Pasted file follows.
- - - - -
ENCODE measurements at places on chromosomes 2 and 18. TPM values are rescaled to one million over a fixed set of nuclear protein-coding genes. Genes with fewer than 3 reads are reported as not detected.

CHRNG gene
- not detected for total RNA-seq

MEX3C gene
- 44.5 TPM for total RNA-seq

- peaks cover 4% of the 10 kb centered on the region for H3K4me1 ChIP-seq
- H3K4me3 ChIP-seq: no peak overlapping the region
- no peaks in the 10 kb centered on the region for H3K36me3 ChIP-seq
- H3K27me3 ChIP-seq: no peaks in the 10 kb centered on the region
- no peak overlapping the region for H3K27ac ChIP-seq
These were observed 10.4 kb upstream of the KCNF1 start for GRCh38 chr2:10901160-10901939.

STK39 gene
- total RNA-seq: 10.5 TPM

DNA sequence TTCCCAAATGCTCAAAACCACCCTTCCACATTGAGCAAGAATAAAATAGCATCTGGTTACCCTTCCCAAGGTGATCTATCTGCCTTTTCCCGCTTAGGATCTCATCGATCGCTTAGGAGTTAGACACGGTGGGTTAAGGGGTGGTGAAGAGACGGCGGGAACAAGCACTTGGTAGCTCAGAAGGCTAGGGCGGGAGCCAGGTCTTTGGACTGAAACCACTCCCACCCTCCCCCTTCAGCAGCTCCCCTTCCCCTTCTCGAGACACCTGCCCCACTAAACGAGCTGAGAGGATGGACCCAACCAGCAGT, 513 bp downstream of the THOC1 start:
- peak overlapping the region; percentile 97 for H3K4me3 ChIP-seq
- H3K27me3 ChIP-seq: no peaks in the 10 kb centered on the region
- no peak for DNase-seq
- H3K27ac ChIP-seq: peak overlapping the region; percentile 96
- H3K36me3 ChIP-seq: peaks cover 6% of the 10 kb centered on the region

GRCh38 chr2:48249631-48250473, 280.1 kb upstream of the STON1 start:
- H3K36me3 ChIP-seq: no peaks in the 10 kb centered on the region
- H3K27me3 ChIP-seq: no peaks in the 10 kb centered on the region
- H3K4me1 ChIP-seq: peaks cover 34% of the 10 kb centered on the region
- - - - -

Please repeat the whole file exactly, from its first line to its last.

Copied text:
ENCODE measurements at places on chromosomes 2 and 18. TPM values are rescaled to one million over a fixed set of nuclear protein-coding genes. Genes with fewer than 3 reads are reported as not detected.

CHRNG gene
- not detected for total RNA-seq

MEX3C gene
- 44.5 TPM for total RNA-seq

- peaks cover 4% of the 10 kb centered on the region for H3K4me1 ChIP-seq
- H3K4me3 ChIP-seq: no peak overlapping the region
- no peaks in the 10 kb centered on the region for H3K36me3 ChIP-seq
- H3K27me3 ChIP-seq: no peaks in the 10 kb centered on the region
- no peak overlapping the region for H3K27ac ChIP-seq
These were observed 10.4 kb upstream of the KCNF1 start for GRCh38 chr2:10901160-10901939.

STK39 gene
- total RNA-seq: 10.5 TPM

DNA sequence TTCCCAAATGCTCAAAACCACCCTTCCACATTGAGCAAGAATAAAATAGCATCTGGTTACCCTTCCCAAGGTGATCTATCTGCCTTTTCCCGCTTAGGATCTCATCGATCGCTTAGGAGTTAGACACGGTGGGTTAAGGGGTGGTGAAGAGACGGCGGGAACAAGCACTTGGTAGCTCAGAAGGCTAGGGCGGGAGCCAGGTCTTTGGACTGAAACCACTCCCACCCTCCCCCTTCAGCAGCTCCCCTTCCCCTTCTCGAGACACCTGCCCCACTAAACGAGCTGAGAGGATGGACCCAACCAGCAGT, 513 bp downstream of the THOC1 start:
- peak overlapping the region; percentile 97 for H3K4me3 ChIP-seq
- H3K27me3 ChIP-seq: no peaks in the 10 kb centered on the region
- no peak for DNase-seq
- H3K27ac ChIP-seq: peak overlapping the region; percentile 96
- H3K36me3 ChIP-seq: peaks cover 6% of the 10 kb centered on the region

GRCh38 chr2:48249631-48250473, 280.1 kb upstream of the STON1 start:
- H3K36me3 ChIP-seq: no peaks in the 10 kb centered on the region
- H3K27me3 ChIP-seq: no peaks in the 10 kb centered on the region
- H3K4me1 ChIP-seq: peaks cover 34% of the 10 kb centered on the region